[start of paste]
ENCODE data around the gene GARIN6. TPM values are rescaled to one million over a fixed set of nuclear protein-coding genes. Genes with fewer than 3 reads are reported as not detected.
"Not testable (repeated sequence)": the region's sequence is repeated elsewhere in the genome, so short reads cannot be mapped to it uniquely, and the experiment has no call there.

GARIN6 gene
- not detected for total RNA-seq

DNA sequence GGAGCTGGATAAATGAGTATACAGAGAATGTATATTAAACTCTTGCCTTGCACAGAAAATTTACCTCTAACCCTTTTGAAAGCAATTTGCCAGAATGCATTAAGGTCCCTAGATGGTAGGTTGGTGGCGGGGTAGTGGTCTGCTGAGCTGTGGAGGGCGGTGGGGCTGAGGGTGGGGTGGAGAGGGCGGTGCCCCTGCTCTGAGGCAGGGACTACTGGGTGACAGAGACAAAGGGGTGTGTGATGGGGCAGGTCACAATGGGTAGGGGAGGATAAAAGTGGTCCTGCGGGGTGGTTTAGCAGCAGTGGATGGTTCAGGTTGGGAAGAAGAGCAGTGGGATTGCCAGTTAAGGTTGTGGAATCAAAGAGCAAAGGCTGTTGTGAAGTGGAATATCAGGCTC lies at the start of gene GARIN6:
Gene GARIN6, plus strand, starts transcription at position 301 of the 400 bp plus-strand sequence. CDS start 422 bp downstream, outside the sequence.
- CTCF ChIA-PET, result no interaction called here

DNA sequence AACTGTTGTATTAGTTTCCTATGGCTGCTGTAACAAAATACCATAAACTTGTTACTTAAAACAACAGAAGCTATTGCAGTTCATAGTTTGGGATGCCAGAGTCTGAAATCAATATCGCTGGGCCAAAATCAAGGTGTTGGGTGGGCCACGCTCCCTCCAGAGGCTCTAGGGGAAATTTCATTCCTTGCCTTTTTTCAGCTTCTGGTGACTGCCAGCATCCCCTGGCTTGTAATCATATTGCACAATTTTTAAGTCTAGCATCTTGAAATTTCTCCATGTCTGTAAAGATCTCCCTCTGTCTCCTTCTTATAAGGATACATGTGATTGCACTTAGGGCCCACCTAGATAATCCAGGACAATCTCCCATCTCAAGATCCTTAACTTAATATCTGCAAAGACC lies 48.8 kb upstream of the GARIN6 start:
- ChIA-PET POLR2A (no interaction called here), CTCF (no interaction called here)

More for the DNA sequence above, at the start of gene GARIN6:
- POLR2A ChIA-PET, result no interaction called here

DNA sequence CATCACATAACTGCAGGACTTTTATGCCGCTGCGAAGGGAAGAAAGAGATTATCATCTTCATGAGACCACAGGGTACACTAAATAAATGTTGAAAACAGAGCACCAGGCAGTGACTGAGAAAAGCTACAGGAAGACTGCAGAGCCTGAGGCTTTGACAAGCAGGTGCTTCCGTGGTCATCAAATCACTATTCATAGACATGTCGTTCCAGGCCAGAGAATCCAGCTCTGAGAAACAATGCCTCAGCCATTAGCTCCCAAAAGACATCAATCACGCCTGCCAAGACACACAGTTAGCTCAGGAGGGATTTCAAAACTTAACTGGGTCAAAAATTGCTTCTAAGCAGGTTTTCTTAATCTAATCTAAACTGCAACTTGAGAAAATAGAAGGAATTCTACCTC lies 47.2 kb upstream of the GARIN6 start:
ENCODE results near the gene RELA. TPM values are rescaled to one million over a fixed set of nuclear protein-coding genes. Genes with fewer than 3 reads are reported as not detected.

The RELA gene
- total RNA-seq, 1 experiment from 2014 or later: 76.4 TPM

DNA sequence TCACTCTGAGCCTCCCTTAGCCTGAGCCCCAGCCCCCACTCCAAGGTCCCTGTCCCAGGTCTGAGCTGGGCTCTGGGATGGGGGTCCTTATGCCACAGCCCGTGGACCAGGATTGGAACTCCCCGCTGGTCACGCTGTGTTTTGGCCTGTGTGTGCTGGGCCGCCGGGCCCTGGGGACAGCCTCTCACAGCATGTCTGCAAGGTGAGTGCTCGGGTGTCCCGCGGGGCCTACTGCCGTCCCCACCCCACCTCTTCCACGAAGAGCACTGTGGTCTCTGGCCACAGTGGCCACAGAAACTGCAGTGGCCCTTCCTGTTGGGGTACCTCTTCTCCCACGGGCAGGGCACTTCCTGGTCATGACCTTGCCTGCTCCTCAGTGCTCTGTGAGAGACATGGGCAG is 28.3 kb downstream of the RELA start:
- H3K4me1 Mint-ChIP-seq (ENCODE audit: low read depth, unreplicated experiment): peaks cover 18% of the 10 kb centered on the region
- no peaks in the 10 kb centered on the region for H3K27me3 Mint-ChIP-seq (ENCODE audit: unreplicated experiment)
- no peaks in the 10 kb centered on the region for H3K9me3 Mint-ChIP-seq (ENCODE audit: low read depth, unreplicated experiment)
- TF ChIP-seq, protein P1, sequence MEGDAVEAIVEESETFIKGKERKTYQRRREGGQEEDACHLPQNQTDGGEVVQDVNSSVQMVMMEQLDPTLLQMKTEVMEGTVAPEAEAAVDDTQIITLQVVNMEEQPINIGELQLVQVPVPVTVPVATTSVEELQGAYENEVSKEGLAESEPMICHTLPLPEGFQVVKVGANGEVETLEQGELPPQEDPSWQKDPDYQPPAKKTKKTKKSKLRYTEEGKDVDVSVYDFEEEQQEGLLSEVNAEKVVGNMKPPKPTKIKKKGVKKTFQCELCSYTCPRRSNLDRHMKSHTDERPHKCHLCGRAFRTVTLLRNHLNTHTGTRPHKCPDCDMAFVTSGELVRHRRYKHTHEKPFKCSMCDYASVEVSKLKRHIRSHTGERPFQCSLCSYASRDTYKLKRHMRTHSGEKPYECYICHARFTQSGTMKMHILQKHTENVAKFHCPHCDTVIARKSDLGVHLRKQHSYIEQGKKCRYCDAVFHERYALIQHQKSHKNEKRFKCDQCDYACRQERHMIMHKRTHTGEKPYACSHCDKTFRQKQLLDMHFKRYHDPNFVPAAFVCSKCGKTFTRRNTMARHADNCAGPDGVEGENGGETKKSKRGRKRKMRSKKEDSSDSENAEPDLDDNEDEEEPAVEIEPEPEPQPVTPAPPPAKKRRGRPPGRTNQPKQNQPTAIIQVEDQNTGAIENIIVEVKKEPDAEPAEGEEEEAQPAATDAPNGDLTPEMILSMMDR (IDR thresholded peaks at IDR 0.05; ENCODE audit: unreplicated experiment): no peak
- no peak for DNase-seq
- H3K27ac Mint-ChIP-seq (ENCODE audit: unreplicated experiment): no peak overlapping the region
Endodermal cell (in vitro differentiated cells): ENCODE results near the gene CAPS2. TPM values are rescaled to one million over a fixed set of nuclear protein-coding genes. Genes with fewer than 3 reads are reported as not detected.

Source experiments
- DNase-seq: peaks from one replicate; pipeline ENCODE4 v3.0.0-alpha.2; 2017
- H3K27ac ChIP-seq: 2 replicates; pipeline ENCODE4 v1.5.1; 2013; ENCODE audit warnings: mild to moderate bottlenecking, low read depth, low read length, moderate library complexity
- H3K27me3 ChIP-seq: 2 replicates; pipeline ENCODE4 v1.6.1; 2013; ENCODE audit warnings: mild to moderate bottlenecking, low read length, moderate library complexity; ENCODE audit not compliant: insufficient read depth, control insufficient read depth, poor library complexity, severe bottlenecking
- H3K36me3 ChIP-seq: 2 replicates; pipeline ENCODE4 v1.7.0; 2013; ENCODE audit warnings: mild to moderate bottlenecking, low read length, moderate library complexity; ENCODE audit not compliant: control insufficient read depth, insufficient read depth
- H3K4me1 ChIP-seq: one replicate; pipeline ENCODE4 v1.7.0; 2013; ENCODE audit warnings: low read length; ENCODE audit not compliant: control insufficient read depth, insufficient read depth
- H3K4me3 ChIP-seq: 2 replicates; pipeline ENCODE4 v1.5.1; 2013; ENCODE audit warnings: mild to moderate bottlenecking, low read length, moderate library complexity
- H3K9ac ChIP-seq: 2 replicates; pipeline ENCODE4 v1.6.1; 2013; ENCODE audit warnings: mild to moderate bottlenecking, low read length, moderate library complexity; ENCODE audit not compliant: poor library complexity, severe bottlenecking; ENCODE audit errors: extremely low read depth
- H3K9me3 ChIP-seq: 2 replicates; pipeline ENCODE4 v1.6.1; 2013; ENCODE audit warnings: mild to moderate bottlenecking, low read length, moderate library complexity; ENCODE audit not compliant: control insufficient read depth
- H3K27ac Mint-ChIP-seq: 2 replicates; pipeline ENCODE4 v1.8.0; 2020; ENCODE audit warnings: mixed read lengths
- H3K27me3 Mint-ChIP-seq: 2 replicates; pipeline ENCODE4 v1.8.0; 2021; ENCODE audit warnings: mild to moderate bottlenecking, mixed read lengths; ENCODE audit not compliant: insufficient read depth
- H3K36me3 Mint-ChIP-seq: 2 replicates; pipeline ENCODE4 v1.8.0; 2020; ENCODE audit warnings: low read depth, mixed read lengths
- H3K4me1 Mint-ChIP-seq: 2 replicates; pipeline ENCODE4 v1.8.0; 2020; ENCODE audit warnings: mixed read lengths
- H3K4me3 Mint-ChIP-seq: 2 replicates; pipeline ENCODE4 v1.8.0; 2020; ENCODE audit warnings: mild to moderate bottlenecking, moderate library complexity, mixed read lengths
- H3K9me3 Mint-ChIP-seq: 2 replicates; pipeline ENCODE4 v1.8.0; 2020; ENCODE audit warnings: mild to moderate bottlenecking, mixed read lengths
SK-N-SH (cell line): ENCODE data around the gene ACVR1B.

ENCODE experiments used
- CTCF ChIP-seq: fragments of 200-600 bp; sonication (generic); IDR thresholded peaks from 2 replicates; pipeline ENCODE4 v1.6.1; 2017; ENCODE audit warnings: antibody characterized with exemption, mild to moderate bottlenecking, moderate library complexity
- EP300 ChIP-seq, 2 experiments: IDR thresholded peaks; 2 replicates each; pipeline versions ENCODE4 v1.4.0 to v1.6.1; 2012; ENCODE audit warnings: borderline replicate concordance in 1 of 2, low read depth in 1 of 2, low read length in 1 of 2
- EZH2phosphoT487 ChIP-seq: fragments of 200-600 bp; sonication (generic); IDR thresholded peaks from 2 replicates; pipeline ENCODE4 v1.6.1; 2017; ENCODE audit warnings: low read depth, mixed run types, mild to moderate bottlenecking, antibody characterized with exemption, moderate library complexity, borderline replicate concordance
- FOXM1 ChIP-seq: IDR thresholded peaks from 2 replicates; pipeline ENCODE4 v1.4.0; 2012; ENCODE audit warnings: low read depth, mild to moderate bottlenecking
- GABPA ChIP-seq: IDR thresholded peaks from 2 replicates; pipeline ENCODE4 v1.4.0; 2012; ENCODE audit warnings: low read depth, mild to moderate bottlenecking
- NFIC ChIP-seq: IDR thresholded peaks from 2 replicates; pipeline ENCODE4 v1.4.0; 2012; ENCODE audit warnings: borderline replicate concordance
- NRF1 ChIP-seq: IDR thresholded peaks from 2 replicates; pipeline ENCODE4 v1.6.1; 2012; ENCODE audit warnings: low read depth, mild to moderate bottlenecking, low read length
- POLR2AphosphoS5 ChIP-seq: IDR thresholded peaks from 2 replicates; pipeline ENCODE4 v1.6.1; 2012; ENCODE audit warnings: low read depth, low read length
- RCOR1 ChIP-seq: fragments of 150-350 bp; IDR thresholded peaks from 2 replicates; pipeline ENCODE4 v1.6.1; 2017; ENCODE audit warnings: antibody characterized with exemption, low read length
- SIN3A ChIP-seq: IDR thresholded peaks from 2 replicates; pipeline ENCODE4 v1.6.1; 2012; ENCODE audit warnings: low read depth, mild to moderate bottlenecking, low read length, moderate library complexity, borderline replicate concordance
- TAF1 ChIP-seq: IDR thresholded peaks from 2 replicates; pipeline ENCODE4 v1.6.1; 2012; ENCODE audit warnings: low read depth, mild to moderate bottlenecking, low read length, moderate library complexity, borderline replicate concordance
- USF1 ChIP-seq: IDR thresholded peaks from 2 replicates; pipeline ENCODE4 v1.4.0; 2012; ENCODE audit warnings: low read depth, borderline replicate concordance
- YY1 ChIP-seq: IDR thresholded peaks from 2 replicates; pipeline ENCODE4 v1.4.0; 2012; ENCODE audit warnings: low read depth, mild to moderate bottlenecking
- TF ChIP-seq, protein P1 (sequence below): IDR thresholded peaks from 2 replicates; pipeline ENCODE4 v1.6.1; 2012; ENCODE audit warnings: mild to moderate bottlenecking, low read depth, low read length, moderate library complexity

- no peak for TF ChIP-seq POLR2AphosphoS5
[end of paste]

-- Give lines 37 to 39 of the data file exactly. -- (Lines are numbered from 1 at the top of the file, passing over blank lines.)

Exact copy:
- H3K4me3 Mint-ChIP-seq: 2 replicates; pipeline ENCODE4 v1.8.0; 2020; ENCODE audit warnings: mild to moderate bottlenecking, moderate library complexity, mixed read lengths
- H3K9me3 Mint-ChIP-seq: 2 replicates; pipeline ENCODE4 v1.8.0; 2020; ENCODE audit warnings: mild to moderate bottlenecking, mixed read lengths
SK-N-SH (cell line): ENCODE data around the gene ACVR1B.